The psychology behind user experience (UX).

Every day, Google alone processes over 3.5 billion searches. Out of the 7.125 billion people on Earth, 3.17 billion have access to the internet and the over 1 billion websites it contains.

I’m going to go out on a limb here and say that not all of those websites are great. Most of us have experienced some level of frustration online. That feeling of “I. just. can’t. find. what. I’m. looking. for. Argh!!”

This is where user experience, or UX design, can save the day. The principles of UX are used to design physical products and digital tools such as websites, apps and software that are easy to use and interact with. The practice draws on knowledge from disciplines like interaction design, human-computer interaction and psychology.

Psychology shows us that, for the most part, online behaviour is predictable. By using some fundamental psychological principles, we can design websites that integrate with how people behave and think online, thus using the psychology behind user experience to improve our digital tools.

Ease users into your content

People spend an average of 15 seconds on a website. That’s not a whole lot of time to read through the vast amount of content hidden within sub-pages. On top of this, our brains are hardwired to not expend more energy than needed, meaning that most online users will only briefly scan through content before deciding whether or not to read on. This is where the concept of progressive disclosure is really useful. User experience, and therefore the amount of time a consumer interacts with content, can be drastically improved by building content that fits with how the brain likes to process information.

Put simply, people are lazy. Just show the basics and let the user decide if they pursue more information or not.

Unconscious decisions influence physical actions

The way we frame content affects our unconscious decision making. Words, images and colours unconsciously affect our emotional brain which heavily influences our decision making. So, when writing, be mindful of tone, structure and design. If you want someone to click through for more information, make sure it’s obvious and well signposted with clear calls-to-action.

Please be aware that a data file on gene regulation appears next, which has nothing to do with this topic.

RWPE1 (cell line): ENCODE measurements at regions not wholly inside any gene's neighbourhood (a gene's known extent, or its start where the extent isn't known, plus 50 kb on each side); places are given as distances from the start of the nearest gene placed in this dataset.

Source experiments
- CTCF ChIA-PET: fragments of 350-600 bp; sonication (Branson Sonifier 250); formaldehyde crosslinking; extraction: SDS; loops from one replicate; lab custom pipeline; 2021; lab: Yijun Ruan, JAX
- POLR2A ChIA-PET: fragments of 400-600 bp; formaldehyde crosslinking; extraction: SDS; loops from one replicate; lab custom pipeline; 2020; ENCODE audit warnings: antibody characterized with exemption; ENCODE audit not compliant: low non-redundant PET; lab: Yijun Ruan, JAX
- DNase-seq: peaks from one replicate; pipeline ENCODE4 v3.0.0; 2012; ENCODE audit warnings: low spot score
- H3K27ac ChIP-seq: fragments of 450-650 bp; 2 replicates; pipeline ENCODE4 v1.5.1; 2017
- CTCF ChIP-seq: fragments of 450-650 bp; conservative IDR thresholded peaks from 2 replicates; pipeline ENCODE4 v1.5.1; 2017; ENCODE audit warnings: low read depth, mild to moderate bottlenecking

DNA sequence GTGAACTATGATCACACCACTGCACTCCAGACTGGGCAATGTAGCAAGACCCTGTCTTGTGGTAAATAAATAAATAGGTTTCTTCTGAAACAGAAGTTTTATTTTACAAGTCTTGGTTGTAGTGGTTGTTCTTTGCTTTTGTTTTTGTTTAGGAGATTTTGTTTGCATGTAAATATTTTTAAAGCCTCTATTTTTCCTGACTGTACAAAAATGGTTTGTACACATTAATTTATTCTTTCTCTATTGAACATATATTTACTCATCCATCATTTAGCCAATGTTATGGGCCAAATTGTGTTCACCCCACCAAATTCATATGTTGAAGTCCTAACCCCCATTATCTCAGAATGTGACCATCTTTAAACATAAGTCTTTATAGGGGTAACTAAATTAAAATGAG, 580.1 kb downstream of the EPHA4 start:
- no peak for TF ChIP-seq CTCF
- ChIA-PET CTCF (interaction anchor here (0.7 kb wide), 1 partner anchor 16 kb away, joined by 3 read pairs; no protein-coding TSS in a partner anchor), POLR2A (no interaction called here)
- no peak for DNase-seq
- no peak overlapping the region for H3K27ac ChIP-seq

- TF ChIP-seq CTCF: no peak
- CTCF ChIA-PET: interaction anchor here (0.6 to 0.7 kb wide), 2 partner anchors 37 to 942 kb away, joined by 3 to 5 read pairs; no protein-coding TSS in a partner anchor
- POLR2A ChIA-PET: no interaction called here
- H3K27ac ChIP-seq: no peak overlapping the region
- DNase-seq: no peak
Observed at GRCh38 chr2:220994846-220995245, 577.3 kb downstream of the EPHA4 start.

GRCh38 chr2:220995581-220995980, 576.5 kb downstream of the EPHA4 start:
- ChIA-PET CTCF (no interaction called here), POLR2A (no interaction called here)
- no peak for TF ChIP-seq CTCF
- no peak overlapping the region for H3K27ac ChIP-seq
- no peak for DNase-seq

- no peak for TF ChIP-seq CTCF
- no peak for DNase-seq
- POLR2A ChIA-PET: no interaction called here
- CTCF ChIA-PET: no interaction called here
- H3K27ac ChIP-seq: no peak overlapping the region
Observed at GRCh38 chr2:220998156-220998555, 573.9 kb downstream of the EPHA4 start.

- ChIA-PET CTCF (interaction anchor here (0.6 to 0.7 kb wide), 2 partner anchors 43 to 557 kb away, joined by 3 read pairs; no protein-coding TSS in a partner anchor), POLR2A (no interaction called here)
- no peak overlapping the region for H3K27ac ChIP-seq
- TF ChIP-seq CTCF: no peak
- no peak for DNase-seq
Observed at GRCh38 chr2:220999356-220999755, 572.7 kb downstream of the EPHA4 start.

Human memory is not reliable

We know that people only remember small fractions of the information they are shown. This is where using Gestalt principles, like Pragnanz can really affect the amount of content users read. In UX, this means making sure to group relevant information in a way that is regular, orderly, symmetrical and simple. Simple design choices like using correctly sized headings and fonts can do wonders in guiding the user’s attention to where you want it.

Culture influences behaviour

We grow up surrounded by culture where we learn how things, and people, should look, feel and act. We store this information as mental models. Go too far beyond the mental model when designing a website interface, and it will become a barrier for users; it won’t make sense to them as they won’t have a way of assimilating it into a mental model.

Get social

By nature, humans are social beings. We look for social validation to guide us when performing new tasks. It’s in our biology to imitate an action we see another person do. This is known as social proof, another key concept in the psychology behind user experience. It influences the amount of value we place on an object and how we interact with it. Think about the cult following of the iPhone in comparison to other smart phones.  On a website, social proof is often shown through case studies, testimonials, reviews or in statements like “6 million people are members, and trust us to…”.

Remember; nothing is created in a vacuum. Invest time in UX research to really understand who your audience is, their likes, dislikes and how they behave. Then you will be able to harness the psychology behind user experience to create an effective digital tool for engagement.


Talk to us about creating digital tools that harness the psychology behind user experience.

Image credit: University of Oxford